While mapping the flood risk at appropriate spatial resolution is complex and challenging, it is vital for disaster risk reduction. Flood inundation mapping that provides the spatial extent of flooding is crucial as the first responders use it during a flood emergency (Apel et al., 2009). There are several approaches to mapping flood inundation (Teng et al., 2017). Various hydrological models have been employed for conducting flood risk assessments at a global scale (Gu et al., 2020; Dottori et al., 2018; Tabari et al., 2021). For instance, Dottori et al. (2018) used the H08 model combined with the CaMa-Flood model to estimate losses resulting from river flooding at the country level. Additionally, the LISFLOOD model (van der Knijff et al., 2010) at 5 km spatial resolution was used to estimate the river flood risk in Europe (Alfieri et al., 2018). Flood risk assessment at relatively larger scales are conducted using the coarse resolution land surface hydrological models. The objective of these large-scale flood risk assessments is to identify regions that are flood-prone (Dottori et al., 2018; Gu et al., 2020; Tabari et al., 2021). On the other hand, high-resolution flood inundation mapping is needed to understand the local flood risk and damage caused to infrastructure. For the analysis of flood inundation during a particular flood at a local scale, high-resolution models, such as HEC-RAS and Mike FLOOD, can be employed (Nguyen et al., 2016; Khalaj et al., 2021). High-resolution flood risk mapping requires comprehensive information of high-resolution topography, cross-sections of channels, and data associated with structural measures of flood protection. However, the smallest sub-basin considered in our study has more than 5000 km2 area (Fig. S7), while most sub-basins have an area between 10 000 and 50 000 km2, with lower Yamuna being the largest sub-basin, with an area of 124 867.19 km2. Therefore, the performance of our modeling framework against the satellite and other observations can be considered satisfactory to provide a sub-basin scale flood risk assessment. Moreover, we used hydrodynamic modeling to develop long-term flood inundation maps for the Indian sub-basins. The long-term data (1901–2020) provide us with a record of several floods, which can help in robust estimates of flood risk in different sub-basins.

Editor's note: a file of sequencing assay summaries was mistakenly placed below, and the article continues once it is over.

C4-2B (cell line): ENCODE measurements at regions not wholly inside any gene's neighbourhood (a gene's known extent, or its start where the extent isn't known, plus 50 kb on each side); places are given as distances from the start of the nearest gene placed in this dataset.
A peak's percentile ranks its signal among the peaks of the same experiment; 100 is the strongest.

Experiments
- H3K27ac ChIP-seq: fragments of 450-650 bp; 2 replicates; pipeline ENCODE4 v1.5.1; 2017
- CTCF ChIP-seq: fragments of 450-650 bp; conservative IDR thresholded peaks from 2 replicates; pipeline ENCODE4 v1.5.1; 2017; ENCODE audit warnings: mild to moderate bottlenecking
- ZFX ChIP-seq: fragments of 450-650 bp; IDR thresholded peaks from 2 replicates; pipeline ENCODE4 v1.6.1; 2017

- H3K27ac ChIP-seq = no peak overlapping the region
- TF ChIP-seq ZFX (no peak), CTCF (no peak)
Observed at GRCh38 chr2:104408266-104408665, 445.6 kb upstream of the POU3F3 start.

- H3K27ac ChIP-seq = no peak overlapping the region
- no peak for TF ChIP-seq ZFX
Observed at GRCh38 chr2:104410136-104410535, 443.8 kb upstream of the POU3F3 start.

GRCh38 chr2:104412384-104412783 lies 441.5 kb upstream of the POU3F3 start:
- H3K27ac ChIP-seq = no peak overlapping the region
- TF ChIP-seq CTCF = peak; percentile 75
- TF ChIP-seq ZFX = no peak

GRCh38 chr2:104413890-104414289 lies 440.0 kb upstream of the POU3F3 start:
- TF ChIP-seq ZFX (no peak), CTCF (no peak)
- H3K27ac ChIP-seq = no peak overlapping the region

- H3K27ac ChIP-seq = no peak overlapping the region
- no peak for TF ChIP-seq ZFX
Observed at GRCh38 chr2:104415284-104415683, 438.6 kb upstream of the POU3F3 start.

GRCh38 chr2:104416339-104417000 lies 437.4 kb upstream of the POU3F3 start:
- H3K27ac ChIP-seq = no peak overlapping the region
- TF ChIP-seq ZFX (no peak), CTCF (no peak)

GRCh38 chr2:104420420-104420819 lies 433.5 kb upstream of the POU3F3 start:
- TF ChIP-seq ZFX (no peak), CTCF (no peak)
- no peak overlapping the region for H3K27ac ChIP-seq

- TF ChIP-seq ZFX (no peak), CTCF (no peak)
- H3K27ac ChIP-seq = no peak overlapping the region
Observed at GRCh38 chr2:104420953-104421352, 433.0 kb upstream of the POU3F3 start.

While high-resolution models are suitable for event-specific finer-level flood assessments, their feasibility diminishes in studies involving large-scale flood inundation over longer durations (Yamazaki et al., 2018). Creating high-resolution flood inundation maps based on hydrodynamic modeling is computationally expensive (Dottori et al., 2016) for a large domain like India. In addition, higher-resolution flood risk mapping that can be used at the local scale for decision-making requires accurate terrain information and river cross-section datasets that are not available. For instance, freely available digital elevation models (DEMs) can be too coarse to resolve the flood inundation and depth variability at a local scale (Dey et al., 2022; Cook and Merwade, 2009). The uncertainties within hydrological outputs can primarily arise due to inaccuracies in both input data and model parameterization (Poulin et al., 2011). Inaccuracies in input meteorological data may stem from disparate sources, leading to errors in spatial and temporal interpolation (Brown and Heuvelink, 2005). Similarly, model parameterization errors, which involve assigning values to parameters governing diverse hydrological processes, can emerge during the calibration process (Laiolo et al., 2015). Moreover, there are uncertainties originating from utilizing long-term flood occurrence data to assess flood mapping capabilities. Our modeling framework, which considers the influence of reservoirs, provides sub-basin scale flood inundation extent as our aim was to provide a long-term assessment of flood extent at the country scale. Additionally, downscaling of flood depths introduces biases as coarse-scale information is translated to the local scale (He et al., 2021), which might have considerable deviations from the actual observed flood extent. Given these limitations, our findings provide valuable information based on the long-term record developed using model simulations that can be used for the regional-scale policy development for flood mitigation. Cloud cover during the summer monsoon, when most floods occur in India (Nanditha et al., 2022), hinders the utility of satellite data for flood inundation mapping. We calibrated and evaluated our H08 and CaMa-Flood combined modeling framework using the observed flow, reservoir storage, and satellite-based inundation. However, all these datasets available from the in situ network or satellites are prone to errors and uncertainty (Stephens et al., 2012; Di Baldassarre and Montanari, 2009; Teng et al., 2017). We used the C-ratio as an indicator to quantify the influence of dams on streamflow. However, the C-ratio may not fully capture the complexities and variations in the impacts of reservoir operations. Furthermore, in the case of run-of-the-river dams, the C-ratio may overestimate the downstream hydrological impacts. Therefore, the C-ratio may not solely capture the downstream hydrological effects resulting from dams. Nevertheless, it provides preliminary information on the potential dam influence on the downstream flow.